- High-quality – Well-written, with good grammar and spelling. Keep it human as well as in line with your brand personality and consumer expectations.
- Informative – The content needs to be relevant and engaging to your audience, and not repetitive or plagiarised from other online content.
- Regular – The best impacts seen on SEO come from articles published once a week or slightly more often.
In addition to blog content, you can upload videos, podcasts, whitepapers, and product announcements. You can also link this content on your social media accounts, which should be embedded into your website.
Step 7 – Keep on Testing
The most important website testing occurs before your site goes live, but it’s important to remember that the browsers and devices that are accessing the site are also constantly being changed and upgraded. This can affect how your website looks or functions, so it’s important to keep up with regular monthly testing to check for issues with layout and functionality to keep the customer experience where it should be. Again, this should occur once a week or when large updates are expected in the form of major browser upgrades or new device launches.
Step 8 – Monthly Performance Testing
We’ve mentioned before that fast load times are very important to user experience as well as SEO. According to Google, 2 seconds is the upper limit for e-commerce websites, and they’ve made it clear that fast load times are a factor in improving your position in search results because of the impact on user experience.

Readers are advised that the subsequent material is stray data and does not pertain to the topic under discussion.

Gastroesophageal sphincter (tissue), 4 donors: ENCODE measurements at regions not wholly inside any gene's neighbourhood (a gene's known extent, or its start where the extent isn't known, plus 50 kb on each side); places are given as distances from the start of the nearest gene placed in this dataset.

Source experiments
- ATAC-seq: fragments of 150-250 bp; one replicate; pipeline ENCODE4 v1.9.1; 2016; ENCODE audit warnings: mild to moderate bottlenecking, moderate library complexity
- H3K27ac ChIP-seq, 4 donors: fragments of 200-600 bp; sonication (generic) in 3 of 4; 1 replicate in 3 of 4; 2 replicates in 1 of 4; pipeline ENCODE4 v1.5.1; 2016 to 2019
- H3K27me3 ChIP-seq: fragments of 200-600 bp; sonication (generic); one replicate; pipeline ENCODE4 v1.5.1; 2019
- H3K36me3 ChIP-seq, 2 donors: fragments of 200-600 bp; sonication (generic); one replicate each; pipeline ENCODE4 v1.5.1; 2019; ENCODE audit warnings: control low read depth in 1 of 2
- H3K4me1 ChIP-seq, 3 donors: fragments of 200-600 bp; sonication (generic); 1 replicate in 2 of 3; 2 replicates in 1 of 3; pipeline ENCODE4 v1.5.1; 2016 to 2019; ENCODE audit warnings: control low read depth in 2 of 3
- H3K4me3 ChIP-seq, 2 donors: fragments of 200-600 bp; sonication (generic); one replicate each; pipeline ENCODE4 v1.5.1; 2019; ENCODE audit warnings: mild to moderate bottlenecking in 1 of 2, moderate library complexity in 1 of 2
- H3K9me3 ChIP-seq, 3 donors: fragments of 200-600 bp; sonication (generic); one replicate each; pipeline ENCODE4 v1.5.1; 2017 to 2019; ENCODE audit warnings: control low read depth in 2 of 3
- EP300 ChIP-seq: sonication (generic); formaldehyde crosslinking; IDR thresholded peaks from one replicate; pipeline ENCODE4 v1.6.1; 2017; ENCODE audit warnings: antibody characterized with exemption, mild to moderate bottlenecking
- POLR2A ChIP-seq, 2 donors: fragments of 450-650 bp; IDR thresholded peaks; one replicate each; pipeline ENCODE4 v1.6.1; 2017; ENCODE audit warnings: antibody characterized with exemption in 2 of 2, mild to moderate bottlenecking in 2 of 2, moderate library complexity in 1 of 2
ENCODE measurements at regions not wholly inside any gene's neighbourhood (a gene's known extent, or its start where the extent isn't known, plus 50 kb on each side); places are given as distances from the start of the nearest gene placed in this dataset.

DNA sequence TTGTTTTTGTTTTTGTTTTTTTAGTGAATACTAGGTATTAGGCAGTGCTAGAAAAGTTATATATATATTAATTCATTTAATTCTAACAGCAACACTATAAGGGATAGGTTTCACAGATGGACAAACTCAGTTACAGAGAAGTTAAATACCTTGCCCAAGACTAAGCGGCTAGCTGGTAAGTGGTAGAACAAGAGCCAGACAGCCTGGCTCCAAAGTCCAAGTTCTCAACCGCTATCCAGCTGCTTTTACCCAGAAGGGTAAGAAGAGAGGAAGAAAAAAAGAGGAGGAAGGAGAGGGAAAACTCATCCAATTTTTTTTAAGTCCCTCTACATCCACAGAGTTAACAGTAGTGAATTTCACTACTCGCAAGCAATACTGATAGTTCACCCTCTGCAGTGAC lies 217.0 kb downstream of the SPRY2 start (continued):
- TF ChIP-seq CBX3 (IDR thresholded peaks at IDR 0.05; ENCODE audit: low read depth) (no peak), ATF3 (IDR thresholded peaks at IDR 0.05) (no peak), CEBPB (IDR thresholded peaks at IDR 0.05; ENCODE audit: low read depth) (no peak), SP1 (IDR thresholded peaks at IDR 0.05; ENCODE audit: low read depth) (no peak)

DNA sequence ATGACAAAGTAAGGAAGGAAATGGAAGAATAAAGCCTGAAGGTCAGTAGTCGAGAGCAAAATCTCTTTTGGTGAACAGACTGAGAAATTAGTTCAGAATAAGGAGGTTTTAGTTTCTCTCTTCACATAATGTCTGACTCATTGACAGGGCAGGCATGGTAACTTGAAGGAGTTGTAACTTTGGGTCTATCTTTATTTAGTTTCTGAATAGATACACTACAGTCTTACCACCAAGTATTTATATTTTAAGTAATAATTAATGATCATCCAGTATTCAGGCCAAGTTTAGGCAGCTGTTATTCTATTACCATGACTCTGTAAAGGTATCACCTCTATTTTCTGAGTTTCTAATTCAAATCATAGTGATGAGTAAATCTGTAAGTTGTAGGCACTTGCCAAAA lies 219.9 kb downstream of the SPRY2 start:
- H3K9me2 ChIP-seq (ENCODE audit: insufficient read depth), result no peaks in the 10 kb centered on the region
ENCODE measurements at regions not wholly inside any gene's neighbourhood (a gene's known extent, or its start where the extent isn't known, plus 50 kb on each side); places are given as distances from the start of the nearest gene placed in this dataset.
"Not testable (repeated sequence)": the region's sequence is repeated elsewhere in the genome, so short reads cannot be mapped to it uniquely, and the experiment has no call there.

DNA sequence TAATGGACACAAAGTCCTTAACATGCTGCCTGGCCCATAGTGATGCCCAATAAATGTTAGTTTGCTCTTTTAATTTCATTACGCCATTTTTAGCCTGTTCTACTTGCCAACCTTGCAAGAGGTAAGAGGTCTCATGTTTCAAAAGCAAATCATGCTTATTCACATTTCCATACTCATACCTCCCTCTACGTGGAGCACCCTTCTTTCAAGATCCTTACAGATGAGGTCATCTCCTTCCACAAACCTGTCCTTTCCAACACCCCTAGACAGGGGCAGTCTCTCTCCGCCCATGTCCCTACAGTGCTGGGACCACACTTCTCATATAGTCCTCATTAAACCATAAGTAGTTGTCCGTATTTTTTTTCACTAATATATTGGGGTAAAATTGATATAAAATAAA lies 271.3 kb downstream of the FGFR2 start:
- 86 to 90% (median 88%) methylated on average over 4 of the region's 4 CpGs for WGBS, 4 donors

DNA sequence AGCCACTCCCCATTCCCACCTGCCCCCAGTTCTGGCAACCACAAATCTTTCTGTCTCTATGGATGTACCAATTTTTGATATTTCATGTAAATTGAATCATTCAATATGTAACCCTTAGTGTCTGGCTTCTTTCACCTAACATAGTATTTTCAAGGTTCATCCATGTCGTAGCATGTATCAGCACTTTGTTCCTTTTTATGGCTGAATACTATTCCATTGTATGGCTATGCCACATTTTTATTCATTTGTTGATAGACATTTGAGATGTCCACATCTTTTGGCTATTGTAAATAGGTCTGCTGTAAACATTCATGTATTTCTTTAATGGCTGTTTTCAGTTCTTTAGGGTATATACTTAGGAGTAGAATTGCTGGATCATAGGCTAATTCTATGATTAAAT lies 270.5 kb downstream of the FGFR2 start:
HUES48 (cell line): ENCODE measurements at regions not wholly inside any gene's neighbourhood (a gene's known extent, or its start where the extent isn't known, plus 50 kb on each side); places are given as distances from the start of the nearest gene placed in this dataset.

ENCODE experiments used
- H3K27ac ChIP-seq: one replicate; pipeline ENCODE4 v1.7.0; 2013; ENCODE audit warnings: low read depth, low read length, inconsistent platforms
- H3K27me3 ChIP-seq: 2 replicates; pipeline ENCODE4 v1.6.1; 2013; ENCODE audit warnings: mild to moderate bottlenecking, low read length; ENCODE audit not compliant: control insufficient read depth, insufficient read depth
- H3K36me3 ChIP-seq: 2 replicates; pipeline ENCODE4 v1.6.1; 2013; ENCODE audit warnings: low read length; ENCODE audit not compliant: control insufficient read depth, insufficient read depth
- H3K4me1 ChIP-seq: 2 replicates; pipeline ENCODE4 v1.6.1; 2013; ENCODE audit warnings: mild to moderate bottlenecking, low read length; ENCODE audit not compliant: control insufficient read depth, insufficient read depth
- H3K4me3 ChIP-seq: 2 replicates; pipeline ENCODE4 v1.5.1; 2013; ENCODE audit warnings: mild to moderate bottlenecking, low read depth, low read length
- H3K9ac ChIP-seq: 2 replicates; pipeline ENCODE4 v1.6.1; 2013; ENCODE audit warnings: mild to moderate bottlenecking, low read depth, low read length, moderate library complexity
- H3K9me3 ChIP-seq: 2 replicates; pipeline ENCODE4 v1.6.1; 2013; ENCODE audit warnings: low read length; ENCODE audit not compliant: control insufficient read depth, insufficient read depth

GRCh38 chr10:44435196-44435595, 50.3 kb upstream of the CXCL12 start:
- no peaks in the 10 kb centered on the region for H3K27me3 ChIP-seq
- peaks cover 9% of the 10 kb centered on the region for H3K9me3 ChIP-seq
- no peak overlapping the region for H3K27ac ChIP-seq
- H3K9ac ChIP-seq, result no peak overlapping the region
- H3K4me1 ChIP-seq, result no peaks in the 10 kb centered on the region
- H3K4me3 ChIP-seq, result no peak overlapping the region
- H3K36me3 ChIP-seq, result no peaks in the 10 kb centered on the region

This is because just a one-second delay will cause a 4.9% drop in traffic, a three-second delay a 7.9% drop in traffic, and that decreasing mobile load time alone by just one-tenth of a second causes an 8.4-10.1% increase in conversions.
To test the load speed of your website, we recommend using Google’s PageSpeedInsights and measuring your site’s performance against established load speed benchmarks. This should be done monthly or quarterly, with more frequent testing for e-commerce and higher-volume platforms.
Step 9 – Monthly Form Testing
Even the most basic business websites contain forms, whether they are for signing up an account, sending in an enquiry, or filling in an order or delivery information. Each month, we recommend that you fill in and test all forms on your website to make sure that browser and software updates or website edits haven’t affected their functionality. When forms aren’t working well, customer service and sales suffer.
Step 10 – Declutter Your Database
If you are using a CMS like WordPress, it can quickly get cluttered with unnecessary content like blog drafts, revisions, and spam comments. Every few months, we recommend that you spring clean your database to remove this clutter. This will help make website management a bit easier and it can help improve website performance by streamlining the website, improving load speeds.
Step 11 – Regulatory Compliance